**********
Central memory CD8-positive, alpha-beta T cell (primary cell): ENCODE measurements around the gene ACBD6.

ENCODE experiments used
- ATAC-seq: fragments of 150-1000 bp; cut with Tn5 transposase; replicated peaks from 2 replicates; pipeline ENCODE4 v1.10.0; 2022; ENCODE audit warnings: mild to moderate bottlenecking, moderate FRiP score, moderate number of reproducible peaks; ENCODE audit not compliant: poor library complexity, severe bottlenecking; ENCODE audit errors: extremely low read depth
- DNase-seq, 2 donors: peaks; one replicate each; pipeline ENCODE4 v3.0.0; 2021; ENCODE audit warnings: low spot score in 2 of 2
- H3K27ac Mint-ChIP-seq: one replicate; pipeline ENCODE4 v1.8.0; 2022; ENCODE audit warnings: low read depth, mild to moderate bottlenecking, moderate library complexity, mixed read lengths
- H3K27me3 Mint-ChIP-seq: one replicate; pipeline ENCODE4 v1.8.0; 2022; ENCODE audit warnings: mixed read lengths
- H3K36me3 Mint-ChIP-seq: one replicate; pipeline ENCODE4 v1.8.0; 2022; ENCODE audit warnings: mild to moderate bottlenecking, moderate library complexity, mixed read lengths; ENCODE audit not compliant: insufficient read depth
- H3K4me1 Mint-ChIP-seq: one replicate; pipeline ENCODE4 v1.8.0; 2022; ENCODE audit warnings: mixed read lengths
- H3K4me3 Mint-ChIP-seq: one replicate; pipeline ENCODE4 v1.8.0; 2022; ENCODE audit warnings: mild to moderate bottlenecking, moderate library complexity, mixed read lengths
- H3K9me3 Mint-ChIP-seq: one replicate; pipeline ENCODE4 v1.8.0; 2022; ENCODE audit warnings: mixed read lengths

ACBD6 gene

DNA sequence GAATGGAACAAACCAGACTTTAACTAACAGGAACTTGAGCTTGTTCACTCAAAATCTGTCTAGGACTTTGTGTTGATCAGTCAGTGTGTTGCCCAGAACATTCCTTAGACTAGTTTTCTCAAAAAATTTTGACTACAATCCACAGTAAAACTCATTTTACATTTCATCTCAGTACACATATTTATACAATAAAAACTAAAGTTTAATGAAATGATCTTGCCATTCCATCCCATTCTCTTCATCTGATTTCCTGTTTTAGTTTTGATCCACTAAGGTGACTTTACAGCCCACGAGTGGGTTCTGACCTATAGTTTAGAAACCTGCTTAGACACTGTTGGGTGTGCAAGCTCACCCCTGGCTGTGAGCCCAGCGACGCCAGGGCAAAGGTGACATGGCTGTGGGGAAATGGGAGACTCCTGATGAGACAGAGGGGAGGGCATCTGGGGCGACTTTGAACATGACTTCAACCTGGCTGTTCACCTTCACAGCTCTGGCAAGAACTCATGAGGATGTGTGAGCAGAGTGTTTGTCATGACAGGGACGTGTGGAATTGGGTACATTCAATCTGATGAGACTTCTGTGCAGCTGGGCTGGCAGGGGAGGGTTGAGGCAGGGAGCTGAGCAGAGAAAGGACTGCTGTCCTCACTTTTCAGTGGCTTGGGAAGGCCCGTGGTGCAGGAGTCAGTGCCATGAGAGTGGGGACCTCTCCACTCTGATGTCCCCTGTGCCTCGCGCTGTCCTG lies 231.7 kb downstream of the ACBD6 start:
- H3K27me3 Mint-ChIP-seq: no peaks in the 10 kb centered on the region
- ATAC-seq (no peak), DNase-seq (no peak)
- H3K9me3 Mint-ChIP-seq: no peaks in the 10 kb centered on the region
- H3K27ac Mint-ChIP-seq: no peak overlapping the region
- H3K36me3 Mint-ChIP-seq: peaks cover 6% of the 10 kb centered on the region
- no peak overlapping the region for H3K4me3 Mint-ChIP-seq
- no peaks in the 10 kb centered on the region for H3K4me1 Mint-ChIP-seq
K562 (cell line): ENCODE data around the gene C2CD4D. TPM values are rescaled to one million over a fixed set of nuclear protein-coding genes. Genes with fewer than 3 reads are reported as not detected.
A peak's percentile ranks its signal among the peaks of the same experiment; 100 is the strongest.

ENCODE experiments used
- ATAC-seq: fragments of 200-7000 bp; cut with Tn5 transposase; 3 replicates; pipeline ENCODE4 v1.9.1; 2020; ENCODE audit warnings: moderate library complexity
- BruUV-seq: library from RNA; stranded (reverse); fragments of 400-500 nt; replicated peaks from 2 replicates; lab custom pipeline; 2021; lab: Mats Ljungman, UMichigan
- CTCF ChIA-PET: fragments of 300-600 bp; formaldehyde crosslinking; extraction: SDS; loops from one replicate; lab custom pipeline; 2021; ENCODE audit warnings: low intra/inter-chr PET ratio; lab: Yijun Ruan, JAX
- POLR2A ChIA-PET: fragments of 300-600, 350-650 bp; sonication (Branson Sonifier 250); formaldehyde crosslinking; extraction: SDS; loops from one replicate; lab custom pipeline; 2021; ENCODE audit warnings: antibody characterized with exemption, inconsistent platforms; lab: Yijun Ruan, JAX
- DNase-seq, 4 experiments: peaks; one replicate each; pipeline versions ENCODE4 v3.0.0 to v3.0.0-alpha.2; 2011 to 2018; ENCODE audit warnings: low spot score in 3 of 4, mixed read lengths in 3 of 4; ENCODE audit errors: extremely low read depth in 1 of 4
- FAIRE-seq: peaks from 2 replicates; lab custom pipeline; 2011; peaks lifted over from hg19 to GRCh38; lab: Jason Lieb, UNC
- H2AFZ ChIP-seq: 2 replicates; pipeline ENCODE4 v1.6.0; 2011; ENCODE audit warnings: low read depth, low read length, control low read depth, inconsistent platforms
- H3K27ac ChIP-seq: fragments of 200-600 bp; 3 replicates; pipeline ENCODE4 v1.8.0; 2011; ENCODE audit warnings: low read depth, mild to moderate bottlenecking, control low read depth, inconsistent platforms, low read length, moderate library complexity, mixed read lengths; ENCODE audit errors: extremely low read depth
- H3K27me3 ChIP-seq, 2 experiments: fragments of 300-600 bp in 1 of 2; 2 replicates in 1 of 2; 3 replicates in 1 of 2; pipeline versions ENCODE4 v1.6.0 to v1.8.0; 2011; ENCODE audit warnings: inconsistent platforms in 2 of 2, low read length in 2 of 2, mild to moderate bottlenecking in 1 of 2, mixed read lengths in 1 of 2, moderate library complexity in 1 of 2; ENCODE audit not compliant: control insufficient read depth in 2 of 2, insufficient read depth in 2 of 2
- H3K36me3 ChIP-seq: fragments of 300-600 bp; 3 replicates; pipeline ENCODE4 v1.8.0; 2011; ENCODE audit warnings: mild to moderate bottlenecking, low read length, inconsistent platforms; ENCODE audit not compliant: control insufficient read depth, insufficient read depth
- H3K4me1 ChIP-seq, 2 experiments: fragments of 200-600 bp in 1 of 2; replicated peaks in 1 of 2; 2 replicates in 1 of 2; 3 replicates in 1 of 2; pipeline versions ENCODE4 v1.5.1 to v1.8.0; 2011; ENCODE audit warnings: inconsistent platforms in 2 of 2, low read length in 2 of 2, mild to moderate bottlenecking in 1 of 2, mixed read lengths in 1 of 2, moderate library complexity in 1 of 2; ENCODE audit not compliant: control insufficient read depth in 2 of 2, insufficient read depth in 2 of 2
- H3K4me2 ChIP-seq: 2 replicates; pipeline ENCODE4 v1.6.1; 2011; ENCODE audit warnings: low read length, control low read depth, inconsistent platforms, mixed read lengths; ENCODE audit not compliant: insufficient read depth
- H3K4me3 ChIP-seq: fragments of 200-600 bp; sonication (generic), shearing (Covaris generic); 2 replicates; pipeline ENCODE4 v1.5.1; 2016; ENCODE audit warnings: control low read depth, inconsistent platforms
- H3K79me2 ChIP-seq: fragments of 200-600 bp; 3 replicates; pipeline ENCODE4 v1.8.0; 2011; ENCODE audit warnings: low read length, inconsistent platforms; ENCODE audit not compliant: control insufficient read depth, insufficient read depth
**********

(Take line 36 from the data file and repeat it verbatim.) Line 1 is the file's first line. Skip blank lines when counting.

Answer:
- H3K79me2 ChIP-seq: fragments of 200-600 bp; 3 replicates; pipeline ENCODE4 v1.8.0; 2011; ENCODE audit warnings: low read length, inconsistent platforms; ENCODE audit not compliant: control insufficient read depth, insufficient read depth